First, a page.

Vitamin K produced by certain types of bacteria that colonize the gut could also give bones a boost, according to new research.
Researchers Kyla Shea of the Vitamin K Laboratory at the USDA's Human Nutrition Research Center on Aging (HNRCA) at Tufts University and Chris Hernandez of Cornell University's Sibley School of Mechanical and Aerospace Engineering teamed up to study the impact of vitamin K on bone health.
Vitamin K: The lost nutrient
Hernandez contacted the Vitamin K Laboratory after coming across 2017 research that involved modified gut microbiomes of mice. The research found decreased bone strength but unchanged bone density in the mice. Hernadez said he found that vitamin K had often been associated with fracture risk, but not bone density.
"The HNRCA is the perfect place to research this question. Not only does it have the world's experts on the biochemistry of vitamin K, but it also has unique facilities that make it possible to manipulate the form of the vitamin that is involved here and to monitor the process," said Hernandez.
Vitamin K and the gut
Shea explained that most of the vitamin K we consume is from green vegetables, but the gut bacteria synthesize a different form of it. This different form of vitamin K could be affecting bone strength, although how is yet to be determined.
"Many clinical trials with vitamin K measure bone mineral density outcomes, but there may be links with bone strength independent of density," Shea said. "Vitamin K is an enzymatic cofactor that's required for certain proteins to function. One of these, osteocalcin, is the predominant non-collagenous protein in bone."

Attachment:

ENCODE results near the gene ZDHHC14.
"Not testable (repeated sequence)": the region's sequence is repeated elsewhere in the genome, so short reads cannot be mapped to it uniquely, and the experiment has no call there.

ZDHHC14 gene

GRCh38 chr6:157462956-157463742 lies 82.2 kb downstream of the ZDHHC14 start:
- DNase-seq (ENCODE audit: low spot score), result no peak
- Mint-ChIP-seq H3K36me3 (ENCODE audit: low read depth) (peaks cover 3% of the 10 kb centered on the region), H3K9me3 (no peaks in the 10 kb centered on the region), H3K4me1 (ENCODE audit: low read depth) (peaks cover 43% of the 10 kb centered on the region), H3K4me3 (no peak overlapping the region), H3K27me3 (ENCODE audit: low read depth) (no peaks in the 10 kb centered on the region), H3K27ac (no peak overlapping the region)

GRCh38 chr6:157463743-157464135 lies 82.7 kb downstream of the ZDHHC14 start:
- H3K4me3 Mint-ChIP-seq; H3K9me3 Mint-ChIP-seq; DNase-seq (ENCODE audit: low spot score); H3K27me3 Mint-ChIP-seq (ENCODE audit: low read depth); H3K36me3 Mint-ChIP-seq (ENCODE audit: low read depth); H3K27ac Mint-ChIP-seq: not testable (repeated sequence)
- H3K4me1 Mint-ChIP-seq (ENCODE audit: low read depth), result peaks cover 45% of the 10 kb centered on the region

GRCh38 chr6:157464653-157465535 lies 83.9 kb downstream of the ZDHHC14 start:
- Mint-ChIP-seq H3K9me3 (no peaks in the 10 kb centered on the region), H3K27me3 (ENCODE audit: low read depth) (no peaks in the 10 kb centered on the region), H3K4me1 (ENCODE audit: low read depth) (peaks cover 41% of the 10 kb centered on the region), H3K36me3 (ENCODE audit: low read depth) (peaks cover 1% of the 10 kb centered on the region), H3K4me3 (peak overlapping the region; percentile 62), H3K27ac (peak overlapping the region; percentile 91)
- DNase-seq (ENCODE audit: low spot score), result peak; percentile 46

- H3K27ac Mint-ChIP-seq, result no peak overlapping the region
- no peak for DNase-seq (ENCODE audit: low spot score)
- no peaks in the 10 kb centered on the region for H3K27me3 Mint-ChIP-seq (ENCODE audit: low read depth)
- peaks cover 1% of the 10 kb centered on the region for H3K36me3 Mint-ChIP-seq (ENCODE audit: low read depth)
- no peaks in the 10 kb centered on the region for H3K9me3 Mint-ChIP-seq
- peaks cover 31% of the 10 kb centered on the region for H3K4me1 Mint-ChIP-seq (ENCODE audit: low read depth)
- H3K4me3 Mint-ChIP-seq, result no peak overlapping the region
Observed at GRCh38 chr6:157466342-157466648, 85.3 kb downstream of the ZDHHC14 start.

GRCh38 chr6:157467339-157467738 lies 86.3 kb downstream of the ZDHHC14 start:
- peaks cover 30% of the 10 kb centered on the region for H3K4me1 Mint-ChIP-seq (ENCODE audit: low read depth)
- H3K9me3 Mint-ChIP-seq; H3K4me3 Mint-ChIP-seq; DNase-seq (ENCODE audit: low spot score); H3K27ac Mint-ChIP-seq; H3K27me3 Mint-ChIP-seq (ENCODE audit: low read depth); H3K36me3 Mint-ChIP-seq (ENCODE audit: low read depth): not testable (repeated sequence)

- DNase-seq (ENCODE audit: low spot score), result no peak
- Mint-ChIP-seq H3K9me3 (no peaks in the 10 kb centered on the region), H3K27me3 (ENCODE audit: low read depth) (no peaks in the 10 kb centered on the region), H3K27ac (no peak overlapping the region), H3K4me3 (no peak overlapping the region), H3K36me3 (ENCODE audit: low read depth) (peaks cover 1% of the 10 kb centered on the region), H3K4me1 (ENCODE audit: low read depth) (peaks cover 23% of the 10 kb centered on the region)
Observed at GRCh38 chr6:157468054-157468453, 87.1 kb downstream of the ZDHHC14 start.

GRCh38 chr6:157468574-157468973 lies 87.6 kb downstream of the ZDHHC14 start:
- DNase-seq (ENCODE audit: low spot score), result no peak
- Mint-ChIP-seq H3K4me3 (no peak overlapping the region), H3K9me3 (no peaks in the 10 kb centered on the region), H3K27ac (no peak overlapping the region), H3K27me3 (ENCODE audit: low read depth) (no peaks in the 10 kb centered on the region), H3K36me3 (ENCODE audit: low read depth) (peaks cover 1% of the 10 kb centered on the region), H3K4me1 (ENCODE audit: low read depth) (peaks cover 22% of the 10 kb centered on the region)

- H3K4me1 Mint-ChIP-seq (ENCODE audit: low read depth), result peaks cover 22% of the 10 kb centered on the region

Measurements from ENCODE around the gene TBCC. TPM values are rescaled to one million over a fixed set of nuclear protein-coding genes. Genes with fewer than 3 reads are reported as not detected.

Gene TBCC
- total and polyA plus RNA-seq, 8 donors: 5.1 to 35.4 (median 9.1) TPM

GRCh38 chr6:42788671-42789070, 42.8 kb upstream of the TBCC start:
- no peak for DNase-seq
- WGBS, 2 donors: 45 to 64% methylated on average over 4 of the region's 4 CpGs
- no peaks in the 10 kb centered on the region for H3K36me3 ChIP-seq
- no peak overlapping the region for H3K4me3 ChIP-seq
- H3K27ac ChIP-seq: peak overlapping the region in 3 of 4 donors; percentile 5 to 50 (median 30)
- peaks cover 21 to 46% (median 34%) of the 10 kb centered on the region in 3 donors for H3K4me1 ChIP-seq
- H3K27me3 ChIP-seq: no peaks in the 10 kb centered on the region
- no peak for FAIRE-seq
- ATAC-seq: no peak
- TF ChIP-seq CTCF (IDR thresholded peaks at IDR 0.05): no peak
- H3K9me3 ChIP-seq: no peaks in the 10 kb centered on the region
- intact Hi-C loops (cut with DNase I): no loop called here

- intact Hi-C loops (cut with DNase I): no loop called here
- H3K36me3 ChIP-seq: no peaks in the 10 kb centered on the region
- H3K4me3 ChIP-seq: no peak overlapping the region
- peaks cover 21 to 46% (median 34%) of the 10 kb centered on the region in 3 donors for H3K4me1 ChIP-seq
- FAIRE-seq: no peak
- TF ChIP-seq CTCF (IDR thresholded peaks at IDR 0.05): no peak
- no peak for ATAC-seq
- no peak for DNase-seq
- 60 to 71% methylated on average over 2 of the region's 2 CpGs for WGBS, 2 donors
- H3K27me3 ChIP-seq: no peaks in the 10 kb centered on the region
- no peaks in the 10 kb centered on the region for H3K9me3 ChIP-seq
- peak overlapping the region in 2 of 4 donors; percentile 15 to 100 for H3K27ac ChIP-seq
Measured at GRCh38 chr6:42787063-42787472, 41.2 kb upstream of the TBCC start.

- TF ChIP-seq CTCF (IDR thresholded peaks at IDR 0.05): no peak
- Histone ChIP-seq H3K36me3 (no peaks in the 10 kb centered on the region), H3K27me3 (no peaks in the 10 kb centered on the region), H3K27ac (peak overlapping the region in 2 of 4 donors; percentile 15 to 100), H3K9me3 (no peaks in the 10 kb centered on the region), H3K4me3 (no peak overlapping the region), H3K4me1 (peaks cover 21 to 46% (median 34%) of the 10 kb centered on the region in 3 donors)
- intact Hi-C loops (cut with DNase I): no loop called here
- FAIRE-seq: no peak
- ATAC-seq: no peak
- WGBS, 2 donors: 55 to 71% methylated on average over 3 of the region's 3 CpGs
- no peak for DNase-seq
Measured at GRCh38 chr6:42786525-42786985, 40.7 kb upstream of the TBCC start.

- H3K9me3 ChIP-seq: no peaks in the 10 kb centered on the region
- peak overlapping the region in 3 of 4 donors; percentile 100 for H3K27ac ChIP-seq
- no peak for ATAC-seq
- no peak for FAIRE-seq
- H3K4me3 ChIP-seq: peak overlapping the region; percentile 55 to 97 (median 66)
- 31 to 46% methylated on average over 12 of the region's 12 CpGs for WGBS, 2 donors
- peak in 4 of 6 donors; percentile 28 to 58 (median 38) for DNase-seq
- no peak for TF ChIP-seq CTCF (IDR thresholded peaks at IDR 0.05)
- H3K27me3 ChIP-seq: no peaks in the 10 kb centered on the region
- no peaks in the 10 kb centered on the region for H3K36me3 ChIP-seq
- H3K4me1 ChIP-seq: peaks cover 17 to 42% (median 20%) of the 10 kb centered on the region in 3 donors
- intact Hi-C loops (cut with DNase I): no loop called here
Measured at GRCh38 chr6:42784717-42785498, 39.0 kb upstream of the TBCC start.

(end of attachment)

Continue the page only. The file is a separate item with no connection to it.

Osteocalcin is a vitamin K-dependent protein produced by osteoblasts. It forms a delicate, string-like material inside the mineralized portion of the bone. It is the most important non-collagen protein in the bone matrix and helps make it less brittle.
Hernandez said there are currently a number of treatments for osteoporosis that focus on improving bone mineral density, however, treatments for improving bone matrix quality are lacking.
"What if we could change the gut microbiome so it makes more vitamin K, which could give people those benefits without having to eat more kale or take a regular vitamin supplement?"
Hernandez said their research at Tufts is going to be key in making microbiome therapies work, adding, "The microbiome is an exciting new arena with a lot of potential for new treatments, and a lot of that is the interaction with nutritional components.”
Hernandez and Shea's collaboration is published in the journal BONE. They are also applying for a grant from the National Institutes of Health to conduct further research to confirm that vitamin K is indeed behind the bone changes in mice with modified gut microbiomes.
Volume 127, October 2019, doi.org/10.1016/j.bone.2019.06.010
“The microbial metagenome and bone tissue composition in mice with microbiome-induced reductions in bone strength”
Authors: J. Guss et al.